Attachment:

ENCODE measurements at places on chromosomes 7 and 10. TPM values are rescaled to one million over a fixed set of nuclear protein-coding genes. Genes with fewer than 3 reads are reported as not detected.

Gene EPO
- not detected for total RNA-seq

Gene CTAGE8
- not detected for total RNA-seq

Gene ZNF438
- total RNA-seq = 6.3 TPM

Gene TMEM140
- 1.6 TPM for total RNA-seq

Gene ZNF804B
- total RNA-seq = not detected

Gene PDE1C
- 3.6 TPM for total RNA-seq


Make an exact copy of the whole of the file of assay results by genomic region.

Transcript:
ENCODE measurements at places on chromosomes 7 and 10. TPM values are rescaled to one million over a fixed set of nuclear protein-coding genes. Genes with fewer than 3 reads are reported as not detected.

Gene EPO
- not detected for total RNA-seq

Gene CTAGE8
- not detected for total RNA-seq

Gene ZNF438
- total RNA-seq = 6.3 TPM

Gene TMEM140
- 1.6 TPM for total RNA-seq

Gene ZNF804B
- total RNA-seq = not detected

Gene PDE1C
- 3.6 TPM for total RNA-seq